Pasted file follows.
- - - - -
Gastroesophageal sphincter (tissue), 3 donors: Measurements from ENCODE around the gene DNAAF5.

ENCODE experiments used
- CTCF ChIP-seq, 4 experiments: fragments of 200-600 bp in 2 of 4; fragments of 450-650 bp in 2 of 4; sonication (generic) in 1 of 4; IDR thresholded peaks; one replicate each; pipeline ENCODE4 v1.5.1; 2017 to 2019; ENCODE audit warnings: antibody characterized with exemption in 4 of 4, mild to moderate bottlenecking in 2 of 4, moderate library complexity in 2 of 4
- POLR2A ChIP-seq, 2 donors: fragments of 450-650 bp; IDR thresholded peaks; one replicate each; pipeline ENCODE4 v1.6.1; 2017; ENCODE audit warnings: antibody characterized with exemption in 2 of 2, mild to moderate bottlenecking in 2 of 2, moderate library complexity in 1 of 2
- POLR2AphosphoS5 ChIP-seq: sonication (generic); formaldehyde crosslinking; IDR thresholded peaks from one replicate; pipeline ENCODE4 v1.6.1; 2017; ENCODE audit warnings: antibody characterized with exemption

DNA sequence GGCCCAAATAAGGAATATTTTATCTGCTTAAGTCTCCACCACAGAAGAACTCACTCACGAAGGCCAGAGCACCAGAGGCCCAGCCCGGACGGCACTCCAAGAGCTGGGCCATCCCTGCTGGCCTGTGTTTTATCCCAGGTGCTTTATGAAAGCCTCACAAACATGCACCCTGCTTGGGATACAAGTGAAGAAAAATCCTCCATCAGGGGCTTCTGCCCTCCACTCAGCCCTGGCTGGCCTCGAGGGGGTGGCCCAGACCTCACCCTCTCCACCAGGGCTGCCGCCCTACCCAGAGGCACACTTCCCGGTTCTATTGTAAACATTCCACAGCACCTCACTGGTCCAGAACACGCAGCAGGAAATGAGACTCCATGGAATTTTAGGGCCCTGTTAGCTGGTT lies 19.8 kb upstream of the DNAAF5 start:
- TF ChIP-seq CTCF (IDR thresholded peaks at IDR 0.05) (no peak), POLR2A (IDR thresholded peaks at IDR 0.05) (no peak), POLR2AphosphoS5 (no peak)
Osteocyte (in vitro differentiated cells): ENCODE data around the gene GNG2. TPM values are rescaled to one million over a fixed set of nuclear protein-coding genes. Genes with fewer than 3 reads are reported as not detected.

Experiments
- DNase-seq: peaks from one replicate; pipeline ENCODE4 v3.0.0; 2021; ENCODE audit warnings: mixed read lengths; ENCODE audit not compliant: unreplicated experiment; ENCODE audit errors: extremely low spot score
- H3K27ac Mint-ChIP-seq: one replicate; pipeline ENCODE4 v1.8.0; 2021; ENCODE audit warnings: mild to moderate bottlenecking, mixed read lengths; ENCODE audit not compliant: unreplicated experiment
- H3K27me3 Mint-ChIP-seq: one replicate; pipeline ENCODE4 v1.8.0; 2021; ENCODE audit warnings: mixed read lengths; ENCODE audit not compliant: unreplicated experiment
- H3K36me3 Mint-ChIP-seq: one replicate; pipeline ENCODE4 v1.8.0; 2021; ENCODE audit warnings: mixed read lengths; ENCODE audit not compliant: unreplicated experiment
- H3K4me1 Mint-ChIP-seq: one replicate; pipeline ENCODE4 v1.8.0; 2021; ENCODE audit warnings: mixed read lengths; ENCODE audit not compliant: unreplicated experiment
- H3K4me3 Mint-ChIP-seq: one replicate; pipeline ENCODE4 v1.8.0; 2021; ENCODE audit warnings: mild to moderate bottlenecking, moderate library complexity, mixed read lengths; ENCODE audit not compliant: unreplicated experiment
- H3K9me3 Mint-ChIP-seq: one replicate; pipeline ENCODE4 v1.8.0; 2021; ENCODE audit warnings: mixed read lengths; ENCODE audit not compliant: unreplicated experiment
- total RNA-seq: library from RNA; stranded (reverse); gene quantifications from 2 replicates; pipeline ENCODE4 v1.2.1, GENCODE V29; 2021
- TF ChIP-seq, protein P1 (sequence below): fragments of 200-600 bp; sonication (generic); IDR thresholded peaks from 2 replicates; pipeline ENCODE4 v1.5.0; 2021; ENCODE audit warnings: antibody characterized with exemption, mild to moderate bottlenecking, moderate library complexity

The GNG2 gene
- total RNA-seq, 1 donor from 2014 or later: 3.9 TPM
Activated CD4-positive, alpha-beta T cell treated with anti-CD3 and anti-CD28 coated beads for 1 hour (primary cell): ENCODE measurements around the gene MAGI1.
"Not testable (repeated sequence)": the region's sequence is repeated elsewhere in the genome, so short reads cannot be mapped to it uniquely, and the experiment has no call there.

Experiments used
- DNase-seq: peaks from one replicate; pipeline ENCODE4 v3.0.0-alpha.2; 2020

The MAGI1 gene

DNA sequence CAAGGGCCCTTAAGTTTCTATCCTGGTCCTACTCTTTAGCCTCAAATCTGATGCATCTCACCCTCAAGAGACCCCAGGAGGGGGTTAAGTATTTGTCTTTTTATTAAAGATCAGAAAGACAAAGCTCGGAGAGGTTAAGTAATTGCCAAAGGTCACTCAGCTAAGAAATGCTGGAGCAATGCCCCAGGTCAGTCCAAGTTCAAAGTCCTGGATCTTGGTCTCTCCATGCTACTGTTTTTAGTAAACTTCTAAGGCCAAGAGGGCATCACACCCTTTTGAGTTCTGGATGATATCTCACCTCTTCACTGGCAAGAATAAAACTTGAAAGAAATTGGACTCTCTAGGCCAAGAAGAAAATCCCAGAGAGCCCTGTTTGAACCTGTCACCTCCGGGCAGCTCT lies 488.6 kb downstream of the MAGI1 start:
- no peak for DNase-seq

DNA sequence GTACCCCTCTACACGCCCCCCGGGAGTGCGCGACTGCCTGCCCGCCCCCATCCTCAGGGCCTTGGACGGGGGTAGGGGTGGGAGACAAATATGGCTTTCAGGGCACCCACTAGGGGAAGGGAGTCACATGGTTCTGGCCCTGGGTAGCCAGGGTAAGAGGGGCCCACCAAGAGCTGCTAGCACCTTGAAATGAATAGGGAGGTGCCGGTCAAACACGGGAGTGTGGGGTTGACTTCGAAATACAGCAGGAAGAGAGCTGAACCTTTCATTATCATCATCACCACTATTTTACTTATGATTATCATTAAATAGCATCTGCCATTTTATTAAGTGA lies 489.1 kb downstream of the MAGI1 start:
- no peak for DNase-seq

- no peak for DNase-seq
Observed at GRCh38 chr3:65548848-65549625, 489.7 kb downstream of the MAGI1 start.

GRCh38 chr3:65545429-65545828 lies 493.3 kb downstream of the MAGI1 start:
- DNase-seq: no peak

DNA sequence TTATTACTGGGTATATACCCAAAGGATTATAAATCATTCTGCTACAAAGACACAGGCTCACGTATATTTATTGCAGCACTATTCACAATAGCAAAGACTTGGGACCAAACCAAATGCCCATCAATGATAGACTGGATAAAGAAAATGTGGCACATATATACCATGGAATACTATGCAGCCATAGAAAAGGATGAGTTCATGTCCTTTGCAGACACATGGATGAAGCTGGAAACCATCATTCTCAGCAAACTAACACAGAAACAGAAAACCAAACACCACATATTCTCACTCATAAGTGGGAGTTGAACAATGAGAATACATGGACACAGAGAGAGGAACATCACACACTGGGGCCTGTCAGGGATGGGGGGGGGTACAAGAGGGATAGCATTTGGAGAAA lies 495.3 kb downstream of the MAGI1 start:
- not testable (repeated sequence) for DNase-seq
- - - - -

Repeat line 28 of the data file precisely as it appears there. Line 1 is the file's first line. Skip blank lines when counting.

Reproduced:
DNA sequence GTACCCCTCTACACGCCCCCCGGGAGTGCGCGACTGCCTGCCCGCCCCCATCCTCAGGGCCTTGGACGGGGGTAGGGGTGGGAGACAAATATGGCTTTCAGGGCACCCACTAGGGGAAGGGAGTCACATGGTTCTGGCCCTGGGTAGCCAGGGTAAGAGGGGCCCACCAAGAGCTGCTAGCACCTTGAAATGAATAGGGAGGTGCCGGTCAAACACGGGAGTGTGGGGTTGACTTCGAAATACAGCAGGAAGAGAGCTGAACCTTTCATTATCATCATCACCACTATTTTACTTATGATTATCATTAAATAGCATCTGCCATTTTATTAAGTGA lies 489.1 kb downstream of the MAGI1 start: